Margaret Drain, v.p. of national productions at series powerhouse WGBH, notes that revenues for series will drop if PBS reduces their number of episodes. Sponsors and underwriters “want to know how many times their credit is out there,” she said. “That’s one of the downsides of doing this.”Locking in a budget is challenging enough as it is, given the dismal economic climate.
Take WGBH’s upcoming six-hour series God in America, which views American history through the lens of religious traditions. It’ll air in 2011 and is a co-production of Frontline and American Experience. The series has backing from the Setzer Foundation and CPB’s five-year Opportunity Fund (which is ending). Even with what Drain calls “that generous backing,” raising the remainder of money for the series has been “very, very difficult.”
For several years, the Opportunity Fund has fueled pubTV projects identified as important by primetime research. It supported several icons: Masterpiece, Nova and Nature each received $6 million over three years; NewsHour got $1.5 million over two years.
Whither the core?
Reed, the TRAC audience analyst, worries that existing fans of established titles may be trampled in the clamor to concoct new icon series. What if PBS shrinks a performing arts series, he speculates, “and a new similar performance series comes on that’s fresher and younger-skewing. The core viewers want shows that are high-brow and complex. They want intellectual density. That’s what’s important.”
A longtime system insider who didn’t want to be identified voiced another concern: Would the money saved by producing fewer episodes cover the necessary intense promotion to make the tent-poles a hit as well as fund development of expensive new content? The PBS strategic report offered no specifics and PBS spokespersons said the plan presents over-arching goals, with concrete steps yet to be developed. Tent-poles indeed need a big, expensive splash to effectively lure in new viewers.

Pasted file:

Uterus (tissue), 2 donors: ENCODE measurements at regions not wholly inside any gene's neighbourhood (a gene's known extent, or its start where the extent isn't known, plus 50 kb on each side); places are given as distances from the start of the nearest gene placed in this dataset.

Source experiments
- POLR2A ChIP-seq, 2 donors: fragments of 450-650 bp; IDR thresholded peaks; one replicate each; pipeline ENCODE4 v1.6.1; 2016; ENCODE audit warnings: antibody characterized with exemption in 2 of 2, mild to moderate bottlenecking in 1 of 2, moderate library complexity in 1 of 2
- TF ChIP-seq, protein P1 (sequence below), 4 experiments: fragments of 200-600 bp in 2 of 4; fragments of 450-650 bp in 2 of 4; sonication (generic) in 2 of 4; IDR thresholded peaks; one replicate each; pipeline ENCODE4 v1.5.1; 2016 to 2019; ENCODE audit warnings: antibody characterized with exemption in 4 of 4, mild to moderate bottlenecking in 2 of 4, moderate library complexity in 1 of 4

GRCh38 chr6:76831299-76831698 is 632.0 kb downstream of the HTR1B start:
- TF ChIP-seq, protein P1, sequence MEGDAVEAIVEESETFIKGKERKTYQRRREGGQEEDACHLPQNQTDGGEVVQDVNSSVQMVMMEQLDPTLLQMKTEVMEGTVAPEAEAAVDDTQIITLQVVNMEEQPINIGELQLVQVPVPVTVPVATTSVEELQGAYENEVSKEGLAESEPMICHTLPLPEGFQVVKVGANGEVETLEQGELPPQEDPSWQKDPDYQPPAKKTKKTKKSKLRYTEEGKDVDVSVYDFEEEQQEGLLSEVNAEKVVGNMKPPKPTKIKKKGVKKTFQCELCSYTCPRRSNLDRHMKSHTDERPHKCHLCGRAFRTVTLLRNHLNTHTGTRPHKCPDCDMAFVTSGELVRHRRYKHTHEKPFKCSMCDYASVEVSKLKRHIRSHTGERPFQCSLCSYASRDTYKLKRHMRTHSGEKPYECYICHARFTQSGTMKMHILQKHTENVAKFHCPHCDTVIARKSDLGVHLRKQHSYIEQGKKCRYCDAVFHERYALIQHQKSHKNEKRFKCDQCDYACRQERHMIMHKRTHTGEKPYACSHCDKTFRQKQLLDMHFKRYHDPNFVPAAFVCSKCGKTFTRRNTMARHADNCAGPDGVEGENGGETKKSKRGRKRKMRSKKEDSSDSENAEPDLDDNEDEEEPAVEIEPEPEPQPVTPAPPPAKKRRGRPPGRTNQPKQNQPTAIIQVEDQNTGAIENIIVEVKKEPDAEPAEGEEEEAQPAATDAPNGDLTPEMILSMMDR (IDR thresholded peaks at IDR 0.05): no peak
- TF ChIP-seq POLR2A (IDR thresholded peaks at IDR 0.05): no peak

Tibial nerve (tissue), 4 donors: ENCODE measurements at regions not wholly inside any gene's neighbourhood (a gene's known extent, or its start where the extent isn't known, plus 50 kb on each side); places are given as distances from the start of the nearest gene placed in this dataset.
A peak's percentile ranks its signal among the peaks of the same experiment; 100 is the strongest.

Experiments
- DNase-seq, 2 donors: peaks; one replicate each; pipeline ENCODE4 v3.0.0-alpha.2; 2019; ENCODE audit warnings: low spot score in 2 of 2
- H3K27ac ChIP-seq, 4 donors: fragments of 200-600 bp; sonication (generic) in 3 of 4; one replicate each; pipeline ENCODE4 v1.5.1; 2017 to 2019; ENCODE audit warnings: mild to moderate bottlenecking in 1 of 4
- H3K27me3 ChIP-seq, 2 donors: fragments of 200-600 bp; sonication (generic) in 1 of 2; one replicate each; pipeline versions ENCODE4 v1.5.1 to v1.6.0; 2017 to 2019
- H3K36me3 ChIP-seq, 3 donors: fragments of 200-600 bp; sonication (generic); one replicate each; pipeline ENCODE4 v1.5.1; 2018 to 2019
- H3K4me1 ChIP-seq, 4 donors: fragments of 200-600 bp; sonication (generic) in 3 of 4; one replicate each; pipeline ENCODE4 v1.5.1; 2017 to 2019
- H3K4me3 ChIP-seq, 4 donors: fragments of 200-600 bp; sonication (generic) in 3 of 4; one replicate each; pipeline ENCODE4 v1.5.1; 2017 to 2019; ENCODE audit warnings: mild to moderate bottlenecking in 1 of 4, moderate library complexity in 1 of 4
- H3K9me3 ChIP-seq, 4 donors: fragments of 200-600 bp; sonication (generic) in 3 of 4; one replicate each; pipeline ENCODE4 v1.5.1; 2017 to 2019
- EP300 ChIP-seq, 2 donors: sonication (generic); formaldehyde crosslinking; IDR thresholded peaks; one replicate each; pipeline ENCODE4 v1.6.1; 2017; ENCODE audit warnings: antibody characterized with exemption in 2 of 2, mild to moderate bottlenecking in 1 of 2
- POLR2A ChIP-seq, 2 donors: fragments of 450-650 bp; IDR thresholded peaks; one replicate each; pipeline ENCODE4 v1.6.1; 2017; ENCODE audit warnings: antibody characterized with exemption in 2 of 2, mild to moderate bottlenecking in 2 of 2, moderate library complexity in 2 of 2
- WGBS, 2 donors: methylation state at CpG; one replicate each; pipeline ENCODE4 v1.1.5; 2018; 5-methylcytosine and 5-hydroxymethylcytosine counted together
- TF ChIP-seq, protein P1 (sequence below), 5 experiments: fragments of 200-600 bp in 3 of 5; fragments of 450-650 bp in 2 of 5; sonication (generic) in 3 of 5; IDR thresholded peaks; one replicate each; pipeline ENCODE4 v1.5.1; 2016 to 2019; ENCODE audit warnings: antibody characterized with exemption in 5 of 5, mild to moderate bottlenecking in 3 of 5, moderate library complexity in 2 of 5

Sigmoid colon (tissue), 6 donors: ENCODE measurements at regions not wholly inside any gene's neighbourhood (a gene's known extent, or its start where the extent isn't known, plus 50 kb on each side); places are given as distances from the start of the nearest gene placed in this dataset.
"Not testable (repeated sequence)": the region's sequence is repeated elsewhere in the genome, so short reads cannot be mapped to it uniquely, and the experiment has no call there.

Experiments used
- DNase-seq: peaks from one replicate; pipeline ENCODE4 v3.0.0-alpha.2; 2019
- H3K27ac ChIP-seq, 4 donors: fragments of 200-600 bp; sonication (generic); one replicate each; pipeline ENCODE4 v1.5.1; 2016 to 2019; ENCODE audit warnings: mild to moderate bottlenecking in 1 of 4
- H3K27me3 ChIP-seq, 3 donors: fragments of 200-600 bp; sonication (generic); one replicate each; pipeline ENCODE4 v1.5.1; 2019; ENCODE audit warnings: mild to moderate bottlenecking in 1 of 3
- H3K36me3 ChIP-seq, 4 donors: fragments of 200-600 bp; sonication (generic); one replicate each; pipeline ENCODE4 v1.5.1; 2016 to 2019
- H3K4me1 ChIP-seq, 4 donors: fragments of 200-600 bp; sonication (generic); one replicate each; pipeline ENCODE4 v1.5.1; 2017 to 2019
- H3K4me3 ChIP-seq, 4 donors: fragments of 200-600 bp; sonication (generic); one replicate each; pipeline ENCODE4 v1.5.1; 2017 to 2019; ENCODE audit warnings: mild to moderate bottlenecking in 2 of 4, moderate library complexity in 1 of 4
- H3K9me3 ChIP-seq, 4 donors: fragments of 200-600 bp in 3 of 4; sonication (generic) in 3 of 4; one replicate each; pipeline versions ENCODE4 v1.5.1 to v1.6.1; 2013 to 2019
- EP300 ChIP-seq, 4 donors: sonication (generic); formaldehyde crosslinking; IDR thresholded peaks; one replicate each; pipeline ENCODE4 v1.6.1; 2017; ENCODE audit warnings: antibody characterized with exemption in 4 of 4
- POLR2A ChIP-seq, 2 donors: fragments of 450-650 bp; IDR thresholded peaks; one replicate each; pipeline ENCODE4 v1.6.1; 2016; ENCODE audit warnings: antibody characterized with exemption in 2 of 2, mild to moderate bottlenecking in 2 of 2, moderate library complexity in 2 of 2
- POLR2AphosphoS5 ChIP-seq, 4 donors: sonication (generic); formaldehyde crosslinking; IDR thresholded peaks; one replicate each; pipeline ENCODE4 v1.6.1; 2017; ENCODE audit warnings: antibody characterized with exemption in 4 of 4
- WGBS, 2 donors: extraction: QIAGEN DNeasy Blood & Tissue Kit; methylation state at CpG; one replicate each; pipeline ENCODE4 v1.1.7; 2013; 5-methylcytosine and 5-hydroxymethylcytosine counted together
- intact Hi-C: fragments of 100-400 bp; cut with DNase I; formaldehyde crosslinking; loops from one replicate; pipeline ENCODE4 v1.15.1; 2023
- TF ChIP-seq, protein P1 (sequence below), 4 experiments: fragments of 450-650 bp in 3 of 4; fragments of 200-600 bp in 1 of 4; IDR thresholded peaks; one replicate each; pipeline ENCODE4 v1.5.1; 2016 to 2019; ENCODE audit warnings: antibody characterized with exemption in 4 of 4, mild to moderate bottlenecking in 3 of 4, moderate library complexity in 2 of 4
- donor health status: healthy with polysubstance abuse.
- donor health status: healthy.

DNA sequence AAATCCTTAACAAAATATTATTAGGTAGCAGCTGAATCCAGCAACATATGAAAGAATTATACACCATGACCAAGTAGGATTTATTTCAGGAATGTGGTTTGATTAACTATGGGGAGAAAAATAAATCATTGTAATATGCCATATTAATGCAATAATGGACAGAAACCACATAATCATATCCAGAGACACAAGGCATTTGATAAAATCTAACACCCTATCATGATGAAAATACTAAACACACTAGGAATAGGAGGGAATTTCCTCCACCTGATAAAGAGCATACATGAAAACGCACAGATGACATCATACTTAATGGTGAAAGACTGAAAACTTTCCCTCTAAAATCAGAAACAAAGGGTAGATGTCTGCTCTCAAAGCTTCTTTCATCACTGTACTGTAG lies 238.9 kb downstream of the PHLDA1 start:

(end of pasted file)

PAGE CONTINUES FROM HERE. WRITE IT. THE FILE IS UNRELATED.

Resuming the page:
Several series producers said they’ve heard nothing yet from PBS about their shows — or even rumors about any shows that may be considered, for that matter. Simon Kilmurry, executive director of indie doc series P.O.V., said PBS has not approached him. “All indications are that P.O.V. is in the schedule and we’re proceeding like there are no significant changes in number of episodes.” However . . . Kilmurry said that for the past seven or eight years PBS has renewed P.O.V.’s contract on a two-year basis; for next season, it re-upped for one. “It wasn’t a comment on quality, I think they’re just being very cautious making commitments,” Kilmurry said.
And so pubcasters await signals from PBS on just how and when the tent-poles and episode reductions may occur. Producers, station execs and PBS staff are meeting Jan. 11 in Washington, D.C., for the annual PBS Content Summit. Last year the focus was its multiplatform strategy. This year, it says, the agenda “centers upon the heart and soul of our business: the inspiring, trusted and engaging content that is the hallmark of PBS.”